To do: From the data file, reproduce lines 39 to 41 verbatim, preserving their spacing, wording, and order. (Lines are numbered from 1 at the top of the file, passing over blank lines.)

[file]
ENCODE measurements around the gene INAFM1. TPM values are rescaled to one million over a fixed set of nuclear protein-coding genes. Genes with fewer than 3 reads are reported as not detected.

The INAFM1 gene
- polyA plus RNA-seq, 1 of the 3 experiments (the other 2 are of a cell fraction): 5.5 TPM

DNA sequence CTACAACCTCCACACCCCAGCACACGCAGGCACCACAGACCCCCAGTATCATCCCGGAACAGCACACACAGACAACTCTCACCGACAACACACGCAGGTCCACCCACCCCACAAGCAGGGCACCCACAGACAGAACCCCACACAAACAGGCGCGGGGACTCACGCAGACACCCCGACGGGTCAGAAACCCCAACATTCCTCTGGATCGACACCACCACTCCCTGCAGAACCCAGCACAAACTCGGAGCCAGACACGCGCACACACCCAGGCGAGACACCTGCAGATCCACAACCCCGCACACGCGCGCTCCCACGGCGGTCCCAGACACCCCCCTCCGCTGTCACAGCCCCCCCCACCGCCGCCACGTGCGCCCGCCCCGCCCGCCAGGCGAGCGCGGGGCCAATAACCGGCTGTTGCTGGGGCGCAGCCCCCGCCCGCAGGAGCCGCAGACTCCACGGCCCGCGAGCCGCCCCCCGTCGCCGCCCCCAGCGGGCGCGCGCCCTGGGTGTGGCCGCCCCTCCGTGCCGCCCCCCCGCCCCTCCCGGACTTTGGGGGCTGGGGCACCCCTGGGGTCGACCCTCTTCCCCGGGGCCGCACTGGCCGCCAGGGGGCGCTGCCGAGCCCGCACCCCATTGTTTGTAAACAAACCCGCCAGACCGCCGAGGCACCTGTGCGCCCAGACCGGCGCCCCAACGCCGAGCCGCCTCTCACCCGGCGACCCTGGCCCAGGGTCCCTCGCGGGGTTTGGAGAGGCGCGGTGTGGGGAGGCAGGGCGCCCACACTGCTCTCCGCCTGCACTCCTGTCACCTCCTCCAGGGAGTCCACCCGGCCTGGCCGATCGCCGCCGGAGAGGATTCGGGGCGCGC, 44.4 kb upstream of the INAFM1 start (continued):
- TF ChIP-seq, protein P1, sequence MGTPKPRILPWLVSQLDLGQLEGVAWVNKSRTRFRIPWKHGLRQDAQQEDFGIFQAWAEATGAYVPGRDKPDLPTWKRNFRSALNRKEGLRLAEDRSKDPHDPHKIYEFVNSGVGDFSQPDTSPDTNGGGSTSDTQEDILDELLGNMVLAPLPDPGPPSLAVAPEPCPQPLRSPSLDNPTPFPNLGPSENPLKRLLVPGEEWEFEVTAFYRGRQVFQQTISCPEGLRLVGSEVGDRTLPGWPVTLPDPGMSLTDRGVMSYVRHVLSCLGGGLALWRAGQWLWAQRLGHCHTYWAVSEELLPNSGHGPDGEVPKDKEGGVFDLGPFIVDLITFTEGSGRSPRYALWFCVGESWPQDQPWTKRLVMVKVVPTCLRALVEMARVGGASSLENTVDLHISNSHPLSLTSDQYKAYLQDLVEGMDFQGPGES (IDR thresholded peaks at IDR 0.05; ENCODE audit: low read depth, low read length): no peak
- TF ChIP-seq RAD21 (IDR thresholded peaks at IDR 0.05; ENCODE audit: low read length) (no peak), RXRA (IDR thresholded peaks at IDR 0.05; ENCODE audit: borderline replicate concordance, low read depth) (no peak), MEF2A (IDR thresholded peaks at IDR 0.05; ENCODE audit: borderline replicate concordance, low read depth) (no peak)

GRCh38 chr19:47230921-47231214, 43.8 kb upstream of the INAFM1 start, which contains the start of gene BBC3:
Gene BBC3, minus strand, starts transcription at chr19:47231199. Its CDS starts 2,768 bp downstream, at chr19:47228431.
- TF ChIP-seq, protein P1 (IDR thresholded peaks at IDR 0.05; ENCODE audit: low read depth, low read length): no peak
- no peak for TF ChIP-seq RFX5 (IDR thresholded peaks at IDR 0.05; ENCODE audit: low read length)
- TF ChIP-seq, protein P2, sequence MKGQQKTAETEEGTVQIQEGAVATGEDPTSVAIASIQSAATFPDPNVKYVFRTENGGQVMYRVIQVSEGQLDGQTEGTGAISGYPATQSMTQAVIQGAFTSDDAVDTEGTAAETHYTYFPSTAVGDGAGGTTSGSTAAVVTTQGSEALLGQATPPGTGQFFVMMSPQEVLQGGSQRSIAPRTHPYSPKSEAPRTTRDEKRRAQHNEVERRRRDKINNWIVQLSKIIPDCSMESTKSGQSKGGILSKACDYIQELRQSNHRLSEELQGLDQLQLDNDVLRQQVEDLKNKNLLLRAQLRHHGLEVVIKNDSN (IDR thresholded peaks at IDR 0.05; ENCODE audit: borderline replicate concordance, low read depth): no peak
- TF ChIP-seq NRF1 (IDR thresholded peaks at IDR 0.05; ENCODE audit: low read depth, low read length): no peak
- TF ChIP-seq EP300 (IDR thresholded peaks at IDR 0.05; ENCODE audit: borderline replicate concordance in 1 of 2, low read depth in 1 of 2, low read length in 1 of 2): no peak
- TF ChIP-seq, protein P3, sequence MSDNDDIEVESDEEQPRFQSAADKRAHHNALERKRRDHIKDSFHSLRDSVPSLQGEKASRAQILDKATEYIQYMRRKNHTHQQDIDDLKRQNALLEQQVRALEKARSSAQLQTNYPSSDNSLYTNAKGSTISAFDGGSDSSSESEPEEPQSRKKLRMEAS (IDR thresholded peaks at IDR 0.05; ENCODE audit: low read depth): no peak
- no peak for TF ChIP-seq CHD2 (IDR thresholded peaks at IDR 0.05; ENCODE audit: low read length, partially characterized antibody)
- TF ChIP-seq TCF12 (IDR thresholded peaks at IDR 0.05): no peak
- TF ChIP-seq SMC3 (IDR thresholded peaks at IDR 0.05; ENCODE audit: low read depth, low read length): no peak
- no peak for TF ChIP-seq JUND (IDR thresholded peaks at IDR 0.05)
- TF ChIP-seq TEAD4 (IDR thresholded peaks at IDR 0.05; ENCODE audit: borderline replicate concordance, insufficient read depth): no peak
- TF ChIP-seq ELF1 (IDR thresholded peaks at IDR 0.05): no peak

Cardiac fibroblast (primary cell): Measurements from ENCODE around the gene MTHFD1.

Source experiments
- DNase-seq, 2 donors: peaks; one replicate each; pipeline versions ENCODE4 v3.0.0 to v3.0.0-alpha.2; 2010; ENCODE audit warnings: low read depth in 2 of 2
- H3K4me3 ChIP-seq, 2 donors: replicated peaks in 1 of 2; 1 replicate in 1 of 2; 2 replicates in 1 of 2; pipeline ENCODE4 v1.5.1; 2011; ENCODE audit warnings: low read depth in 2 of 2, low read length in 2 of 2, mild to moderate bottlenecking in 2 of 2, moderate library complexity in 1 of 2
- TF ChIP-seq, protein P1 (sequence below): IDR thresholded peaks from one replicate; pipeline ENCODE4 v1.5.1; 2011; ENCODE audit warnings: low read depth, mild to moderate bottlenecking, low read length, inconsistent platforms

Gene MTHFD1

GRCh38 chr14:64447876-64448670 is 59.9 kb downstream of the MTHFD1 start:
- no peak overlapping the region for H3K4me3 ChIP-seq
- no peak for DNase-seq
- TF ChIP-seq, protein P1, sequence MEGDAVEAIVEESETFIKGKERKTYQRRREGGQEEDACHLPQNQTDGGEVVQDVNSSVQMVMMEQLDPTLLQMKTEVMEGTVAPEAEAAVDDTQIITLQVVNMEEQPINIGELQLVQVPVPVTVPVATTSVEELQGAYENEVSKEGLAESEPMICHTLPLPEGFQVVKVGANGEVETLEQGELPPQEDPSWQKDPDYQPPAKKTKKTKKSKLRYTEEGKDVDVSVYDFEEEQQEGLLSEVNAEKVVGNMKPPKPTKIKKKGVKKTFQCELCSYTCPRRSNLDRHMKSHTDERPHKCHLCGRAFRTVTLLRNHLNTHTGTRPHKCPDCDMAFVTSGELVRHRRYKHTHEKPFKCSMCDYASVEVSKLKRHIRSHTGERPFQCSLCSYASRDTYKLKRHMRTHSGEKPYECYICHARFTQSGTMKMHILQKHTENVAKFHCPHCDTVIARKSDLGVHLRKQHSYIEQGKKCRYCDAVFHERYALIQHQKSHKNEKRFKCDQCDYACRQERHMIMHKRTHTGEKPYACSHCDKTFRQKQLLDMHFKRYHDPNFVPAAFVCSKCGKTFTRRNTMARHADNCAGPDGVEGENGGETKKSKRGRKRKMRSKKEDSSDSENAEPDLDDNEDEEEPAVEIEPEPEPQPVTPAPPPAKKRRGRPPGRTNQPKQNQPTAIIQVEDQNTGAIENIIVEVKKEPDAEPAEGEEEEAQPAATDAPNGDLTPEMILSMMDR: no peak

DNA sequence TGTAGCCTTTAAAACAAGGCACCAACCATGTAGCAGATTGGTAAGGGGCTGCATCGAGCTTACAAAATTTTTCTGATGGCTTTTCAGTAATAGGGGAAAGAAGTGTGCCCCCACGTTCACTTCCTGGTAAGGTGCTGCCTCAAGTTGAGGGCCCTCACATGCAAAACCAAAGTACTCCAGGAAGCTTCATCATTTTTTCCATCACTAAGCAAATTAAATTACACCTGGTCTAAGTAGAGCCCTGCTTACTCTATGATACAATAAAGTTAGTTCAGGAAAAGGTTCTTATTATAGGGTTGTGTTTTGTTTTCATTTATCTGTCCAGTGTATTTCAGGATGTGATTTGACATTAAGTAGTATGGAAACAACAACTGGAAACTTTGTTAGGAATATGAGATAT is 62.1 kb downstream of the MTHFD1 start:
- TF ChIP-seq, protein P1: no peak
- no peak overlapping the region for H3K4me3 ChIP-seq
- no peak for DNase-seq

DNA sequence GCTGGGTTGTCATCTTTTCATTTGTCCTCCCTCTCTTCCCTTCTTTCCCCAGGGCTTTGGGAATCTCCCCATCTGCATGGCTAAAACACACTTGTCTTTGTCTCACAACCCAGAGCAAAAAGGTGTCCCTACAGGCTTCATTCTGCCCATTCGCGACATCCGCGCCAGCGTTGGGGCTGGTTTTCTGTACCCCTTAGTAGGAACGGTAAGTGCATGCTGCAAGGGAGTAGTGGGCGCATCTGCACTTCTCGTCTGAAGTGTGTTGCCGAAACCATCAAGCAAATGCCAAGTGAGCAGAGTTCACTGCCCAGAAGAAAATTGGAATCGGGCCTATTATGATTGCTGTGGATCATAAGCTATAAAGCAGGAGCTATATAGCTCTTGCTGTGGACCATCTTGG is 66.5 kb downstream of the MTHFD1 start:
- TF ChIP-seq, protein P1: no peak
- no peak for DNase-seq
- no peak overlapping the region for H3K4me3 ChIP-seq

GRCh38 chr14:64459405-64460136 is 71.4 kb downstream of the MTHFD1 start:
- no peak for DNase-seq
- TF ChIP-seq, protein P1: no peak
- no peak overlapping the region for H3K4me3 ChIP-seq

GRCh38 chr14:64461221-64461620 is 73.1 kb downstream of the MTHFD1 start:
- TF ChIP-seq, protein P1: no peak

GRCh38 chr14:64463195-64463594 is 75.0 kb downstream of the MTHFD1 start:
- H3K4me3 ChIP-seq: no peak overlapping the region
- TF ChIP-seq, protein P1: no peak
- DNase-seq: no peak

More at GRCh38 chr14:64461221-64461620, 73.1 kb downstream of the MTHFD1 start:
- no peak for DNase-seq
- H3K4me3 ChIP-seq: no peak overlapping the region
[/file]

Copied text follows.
GRCh38 chr14:64459405-64460136 is 71.4 kb downstream of the MTHFD1 start:
- no peak for DNase-seq
- TF ChIP-seq, protein P1: no peak